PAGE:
Massachusetts man sentenced to 97 months for participating in fentanyl and heroin distribution conspiracy
CONCORD, NH – DEA New England Division Special Agent in Charge Brian D. Boyle and United States Attorney Scott W. Murray announced today that Miguel Vasquez, 26, of Roxbury, Massachusetts, was sentenced to 97 months in federal prison for participating in a drug trafficking conspiracy.
According to court documents and statements made in court, from at least January of 2017 through July of 2017, Vasquez and others made deliveries of heroin and fentanyl to customers of a drug organization working out of a residence on Water Street in Lawrence, Massachusetts. Customers, including customers from New Hampshire, would call a telephone number to order drugs. Vasquez and others would then drive to locations in Methuen, Massachusetts and elsewhere to deliver the drugs to the customers.
Evidence in the case also indicated that the drugs distributed by this group resulted in at least one fatal fentanyl overdose in Portsmouth, New Hampshire.
Vasquez previously pleaded guilty on April 11, 2018. Two other members of the conspiracy were previously sentenced. Miguel Arias-Velasquez was sentenced to 48 months on August 17, 2018. Walker Manuel Moreta was sentenced to 96 months on November 25, 2019.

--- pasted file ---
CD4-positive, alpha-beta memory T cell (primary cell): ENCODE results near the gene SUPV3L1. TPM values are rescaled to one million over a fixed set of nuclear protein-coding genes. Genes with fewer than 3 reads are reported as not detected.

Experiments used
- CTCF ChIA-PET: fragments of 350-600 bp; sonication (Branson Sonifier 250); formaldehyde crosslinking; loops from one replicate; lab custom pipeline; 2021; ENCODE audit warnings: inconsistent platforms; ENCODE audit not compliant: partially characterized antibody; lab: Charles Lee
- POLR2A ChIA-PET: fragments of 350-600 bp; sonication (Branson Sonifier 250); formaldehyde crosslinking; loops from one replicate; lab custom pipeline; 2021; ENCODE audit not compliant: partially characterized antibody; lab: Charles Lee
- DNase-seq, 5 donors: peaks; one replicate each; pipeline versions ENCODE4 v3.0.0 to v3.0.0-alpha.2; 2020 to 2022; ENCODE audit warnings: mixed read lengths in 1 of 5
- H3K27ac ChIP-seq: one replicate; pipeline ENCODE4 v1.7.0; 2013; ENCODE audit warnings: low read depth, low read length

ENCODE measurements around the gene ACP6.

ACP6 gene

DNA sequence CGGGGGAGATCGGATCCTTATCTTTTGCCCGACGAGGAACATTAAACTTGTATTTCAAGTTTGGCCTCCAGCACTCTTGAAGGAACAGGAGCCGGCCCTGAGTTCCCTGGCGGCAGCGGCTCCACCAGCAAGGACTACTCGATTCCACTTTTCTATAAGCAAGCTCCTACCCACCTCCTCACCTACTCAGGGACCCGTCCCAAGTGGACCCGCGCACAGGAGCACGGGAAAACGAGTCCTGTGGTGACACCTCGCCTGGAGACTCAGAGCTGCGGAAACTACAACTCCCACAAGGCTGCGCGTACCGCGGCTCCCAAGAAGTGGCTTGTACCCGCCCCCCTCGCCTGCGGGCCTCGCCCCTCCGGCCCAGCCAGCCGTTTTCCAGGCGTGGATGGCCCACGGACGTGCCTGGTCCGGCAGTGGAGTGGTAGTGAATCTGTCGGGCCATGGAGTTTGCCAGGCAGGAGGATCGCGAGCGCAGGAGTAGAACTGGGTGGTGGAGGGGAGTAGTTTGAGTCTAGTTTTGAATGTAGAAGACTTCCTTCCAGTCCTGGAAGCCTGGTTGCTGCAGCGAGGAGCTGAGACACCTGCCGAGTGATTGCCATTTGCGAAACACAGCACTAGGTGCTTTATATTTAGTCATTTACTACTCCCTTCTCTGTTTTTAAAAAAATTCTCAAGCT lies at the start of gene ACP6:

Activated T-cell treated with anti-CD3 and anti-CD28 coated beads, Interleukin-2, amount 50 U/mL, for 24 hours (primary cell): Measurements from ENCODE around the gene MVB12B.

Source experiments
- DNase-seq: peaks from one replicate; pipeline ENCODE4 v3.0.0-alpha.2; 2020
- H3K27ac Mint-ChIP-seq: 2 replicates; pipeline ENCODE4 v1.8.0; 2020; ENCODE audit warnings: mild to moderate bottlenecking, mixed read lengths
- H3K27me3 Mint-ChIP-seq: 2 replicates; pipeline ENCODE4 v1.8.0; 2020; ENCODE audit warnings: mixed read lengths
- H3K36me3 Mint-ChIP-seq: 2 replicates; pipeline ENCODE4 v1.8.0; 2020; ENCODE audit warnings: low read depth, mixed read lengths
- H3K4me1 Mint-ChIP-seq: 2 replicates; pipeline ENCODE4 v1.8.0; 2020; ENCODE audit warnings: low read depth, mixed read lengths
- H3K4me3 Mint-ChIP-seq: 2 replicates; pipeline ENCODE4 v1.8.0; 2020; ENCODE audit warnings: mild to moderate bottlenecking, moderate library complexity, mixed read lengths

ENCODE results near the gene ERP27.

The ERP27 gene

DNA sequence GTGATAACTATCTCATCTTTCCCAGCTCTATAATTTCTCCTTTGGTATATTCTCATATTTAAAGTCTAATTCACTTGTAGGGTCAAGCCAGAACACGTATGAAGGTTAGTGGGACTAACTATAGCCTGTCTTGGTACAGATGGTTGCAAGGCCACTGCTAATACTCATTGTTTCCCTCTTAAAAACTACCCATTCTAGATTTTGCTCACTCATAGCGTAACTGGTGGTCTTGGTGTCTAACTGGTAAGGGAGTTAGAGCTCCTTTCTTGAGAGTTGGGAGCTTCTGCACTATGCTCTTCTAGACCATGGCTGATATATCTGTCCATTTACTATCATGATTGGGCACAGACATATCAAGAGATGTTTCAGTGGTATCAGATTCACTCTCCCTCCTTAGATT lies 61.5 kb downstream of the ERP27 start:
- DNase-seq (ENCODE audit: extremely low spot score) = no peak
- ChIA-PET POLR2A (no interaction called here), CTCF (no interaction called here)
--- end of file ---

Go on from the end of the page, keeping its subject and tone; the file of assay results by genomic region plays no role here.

Vasquez also faces pending fentanyl trafficking charges in Norfolk County, Massachusetts.
“Fentanyl is causing great damage to our communities,” said DEA Special Agent in Charge Brian D. Boyle. “DEA will continue to use every resource available to identify traffickers, like Mr. Vasquez who come from out of state to distribute this poison to the citizens of New Hampshire. Today’s sentence not only holds Mr. Vasquez accountable for his crimes but serves as a warning to those who are fueling the opioid epidemic.”
“Interstate fentanyl and heroin trafficking continues to pose a significant threat to communities throughout New Hampshire,” said U.S. Attorney Murray. “Drug dealers have little regard for the lives they destroy by selling deadly substances like fentanyl and heroin. To protect public health and safety, we will continue to work closely with all of our law enforcement colleagues to identify, prosecute, and incarcerate drug dealers who do business in the Granite State.”
This matter was investigated by the DEA, with assistance from the Massachusetts State Police, the United States Marshals Service, the New Hampshire State Police, the Lawrence Police Department, the Portsmouth Police Department, the Dover Police Department, the Rockingham County Attorney’s Office, the Quincy, Massachusetts Police Department, and the Norfolk County District Attorney’s Office in Massachusetts.